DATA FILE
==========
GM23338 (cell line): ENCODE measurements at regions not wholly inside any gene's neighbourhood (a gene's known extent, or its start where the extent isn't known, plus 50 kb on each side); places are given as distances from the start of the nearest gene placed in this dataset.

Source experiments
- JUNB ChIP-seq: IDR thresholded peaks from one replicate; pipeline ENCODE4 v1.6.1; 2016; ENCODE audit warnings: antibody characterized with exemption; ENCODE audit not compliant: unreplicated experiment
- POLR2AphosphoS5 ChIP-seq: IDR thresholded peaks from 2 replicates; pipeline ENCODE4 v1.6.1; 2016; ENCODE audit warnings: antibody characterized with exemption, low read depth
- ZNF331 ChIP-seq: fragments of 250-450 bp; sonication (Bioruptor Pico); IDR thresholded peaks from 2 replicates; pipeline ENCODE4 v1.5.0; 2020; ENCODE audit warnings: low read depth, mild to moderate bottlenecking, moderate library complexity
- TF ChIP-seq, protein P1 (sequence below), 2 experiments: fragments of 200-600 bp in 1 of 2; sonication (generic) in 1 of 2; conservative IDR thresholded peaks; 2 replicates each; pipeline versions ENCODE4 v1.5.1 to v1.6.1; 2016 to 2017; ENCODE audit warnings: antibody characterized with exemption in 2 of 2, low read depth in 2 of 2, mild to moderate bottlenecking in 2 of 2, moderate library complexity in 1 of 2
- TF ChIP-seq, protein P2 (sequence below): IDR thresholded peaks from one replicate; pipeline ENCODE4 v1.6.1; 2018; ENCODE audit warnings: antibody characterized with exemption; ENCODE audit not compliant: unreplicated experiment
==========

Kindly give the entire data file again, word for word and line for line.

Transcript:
GM23338 (cell line): ENCODE measurements at regions not wholly inside any gene's neighbourhood (a gene's known extent, or its start where the extent isn't known, plus 50 kb on each side); places are given as distances from the start of the nearest gene placed in this dataset.

Source experiments
- JUNB ChIP-seq: IDR thresholded peaks from one replicate; pipeline ENCODE4 v1.6.1; 2016; ENCODE audit warnings: antibody characterized with exemption; ENCODE audit not compliant: unreplicated experiment
- POLR2AphosphoS5 ChIP-seq: IDR thresholded peaks from 2 replicates; pipeline ENCODE4 v1.6.1; 2016; ENCODE audit warnings: antibody characterized with exemption, low read depth
- ZNF331 ChIP-seq: fragments of 250-450 bp; sonication (Bioruptor Pico); IDR thresholded peaks from 2 replicates; pipeline ENCODE4 v1.5.0; 2020; ENCODE audit warnings: low read depth, mild to moderate bottlenecking, moderate library complexity
- TF ChIP-seq, protein P1 (sequence below), 2 experiments: fragments of 200-600 bp in 1 of 2; sonication (generic) in 1 of 2; conservative IDR thresholded peaks; 2 replicates each; pipeline versions ENCODE4 v1.5.1 to v1.6.1; 2016 to 2017; ENCODE audit warnings: antibody characterized with exemption in 2 of 2, low read depth in 2 of 2, mild to moderate bottlenecking in 2 of 2, moderate library complexity in 1 of 2
- TF ChIP-seq, protein P2 (sequence below): IDR thresholded peaks from one replicate; pipeline ENCODE4 v1.6.1; 2018; ENCODE audit warnings: antibody characterized with exemption; ENCODE audit not compliant: unreplicated experiment